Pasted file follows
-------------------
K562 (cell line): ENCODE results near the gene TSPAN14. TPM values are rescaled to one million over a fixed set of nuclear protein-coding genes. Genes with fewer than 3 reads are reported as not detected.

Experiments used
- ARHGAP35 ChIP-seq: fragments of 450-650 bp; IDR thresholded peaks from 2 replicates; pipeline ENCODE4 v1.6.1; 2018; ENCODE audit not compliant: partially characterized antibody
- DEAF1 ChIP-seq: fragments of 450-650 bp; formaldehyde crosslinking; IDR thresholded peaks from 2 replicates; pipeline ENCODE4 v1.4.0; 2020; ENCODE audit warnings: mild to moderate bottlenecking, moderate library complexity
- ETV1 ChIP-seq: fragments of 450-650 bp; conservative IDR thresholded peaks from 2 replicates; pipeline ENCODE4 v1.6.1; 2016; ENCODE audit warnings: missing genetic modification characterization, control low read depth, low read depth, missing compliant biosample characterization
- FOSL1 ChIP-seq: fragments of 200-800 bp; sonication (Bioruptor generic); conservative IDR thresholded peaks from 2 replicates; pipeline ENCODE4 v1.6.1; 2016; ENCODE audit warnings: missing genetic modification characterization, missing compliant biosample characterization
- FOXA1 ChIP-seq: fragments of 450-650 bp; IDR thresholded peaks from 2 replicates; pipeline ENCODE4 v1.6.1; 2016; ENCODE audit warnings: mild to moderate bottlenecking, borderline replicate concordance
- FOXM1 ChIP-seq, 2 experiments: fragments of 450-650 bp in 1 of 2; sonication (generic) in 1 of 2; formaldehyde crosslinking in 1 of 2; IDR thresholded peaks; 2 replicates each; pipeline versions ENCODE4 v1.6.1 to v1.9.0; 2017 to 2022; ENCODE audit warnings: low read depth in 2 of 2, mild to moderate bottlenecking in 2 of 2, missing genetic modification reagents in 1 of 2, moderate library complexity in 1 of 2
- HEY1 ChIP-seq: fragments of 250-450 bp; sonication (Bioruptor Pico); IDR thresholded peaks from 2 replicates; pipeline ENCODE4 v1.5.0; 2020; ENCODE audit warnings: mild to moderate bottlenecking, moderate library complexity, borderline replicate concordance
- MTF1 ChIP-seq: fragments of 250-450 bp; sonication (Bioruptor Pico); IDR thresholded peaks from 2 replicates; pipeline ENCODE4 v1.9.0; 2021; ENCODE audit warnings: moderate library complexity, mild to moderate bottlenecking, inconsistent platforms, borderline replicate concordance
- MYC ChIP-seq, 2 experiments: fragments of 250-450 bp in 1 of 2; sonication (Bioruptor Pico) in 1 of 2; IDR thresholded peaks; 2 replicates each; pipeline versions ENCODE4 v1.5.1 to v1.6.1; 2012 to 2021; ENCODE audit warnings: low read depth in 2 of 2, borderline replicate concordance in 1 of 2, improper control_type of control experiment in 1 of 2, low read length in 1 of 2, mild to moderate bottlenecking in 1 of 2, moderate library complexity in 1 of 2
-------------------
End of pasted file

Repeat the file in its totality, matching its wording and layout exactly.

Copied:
K562 (cell line): ENCODE results near the gene TSPAN14. TPM values are rescaled to one million over a fixed set of nuclear protein-coding genes. Genes with fewer than 3 reads are reported as not detected.

Experiments used
- ARHGAP35 ChIP-seq: fragments of 450-650 bp; IDR thresholded peaks from 2 replicates; pipeline ENCODE4 v1.6.1; 2018; ENCODE audit not compliant: partially characterized antibody
- DEAF1 ChIP-seq: fragments of 450-650 bp; formaldehyde crosslinking; IDR thresholded peaks from 2 replicates; pipeline ENCODE4 v1.4.0; 2020; ENCODE audit warnings: mild to moderate bottlenecking, moderate library complexity
- ETV1 ChIP-seq: fragments of 450-650 bp; conservative IDR thresholded peaks from 2 replicates; pipeline ENCODE4 v1.6.1; 2016; ENCODE audit warnings: missing genetic modification characterization, control low read depth, low read depth, missing compliant biosample characterization
- FOSL1 ChIP-seq: fragments of 200-800 bp; sonication (Bioruptor generic); conservative IDR thresholded peaks from 2 replicates; pipeline ENCODE4 v1.6.1; 2016; ENCODE audit warnings: missing genetic modification characterization, missing compliant biosample characterization
- FOXA1 ChIP-seq: fragments of 450-650 bp; IDR thresholded peaks from 2 replicates; pipeline ENCODE4 v1.6.1; 2016; ENCODE audit warnings: mild to moderate bottlenecking, borderline replicate concordance
- FOXM1 ChIP-seq, 2 experiments: fragments of 450-650 bp in 1 of 2; sonication (generic) in 1 of 2; formaldehyde crosslinking in 1 of 2; IDR thresholded peaks; 2 replicates each; pipeline versions ENCODE4 v1.6.1 to v1.9.0; 2017 to 2022; ENCODE audit warnings: low read depth in 2 of 2, mild to moderate bottlenecking in 2 of 2, missing genetic modification reagents in 1 of 2, moderate library complexity in 1 of 2
- HEY1 ChIP-seq: fragments of 250-450 bp; sonication (Bioruptor Pico); IDR thresholded peaks from 2 replicates; pipeline ENCODE4 v1.5.0; 2020; ENCODE audit warnings: mild to moderate bottlenecking, moderate library complexity, borderline replicate concordance
- MTF1 ChIP-seq: fragments of 250-450 bp; sonication (Bioruptor Pico); IDR thresholded peaks from 2 replicates; pipeline ENCODE4 v1.9.0; 2021; ENCODE audit warnings: moderate library complexity, mild to moderate bottlenecking, inconsistent platforms, borderline replicate concordance
- MYC ChIP-seq, 2 experiments: fragments of 250-450 bp in 1 of 2; sonication (Bioruptor Pico) in 1 of 2; IDR thresholded peaks; 2 replicates each; pipeline versions ENCODE4 v1.5.1 to v1.6.1; 2012 to 2021; ENCODE audit warnings: low read depth in 2 of 2, borderline replicate concordance in 1 of 2, improper control_type of control experiment in 1 of 2, low read length in 1 of 2, mild to moderate bottlenecking in 1 of 2, moderate library complexity in 1 of 2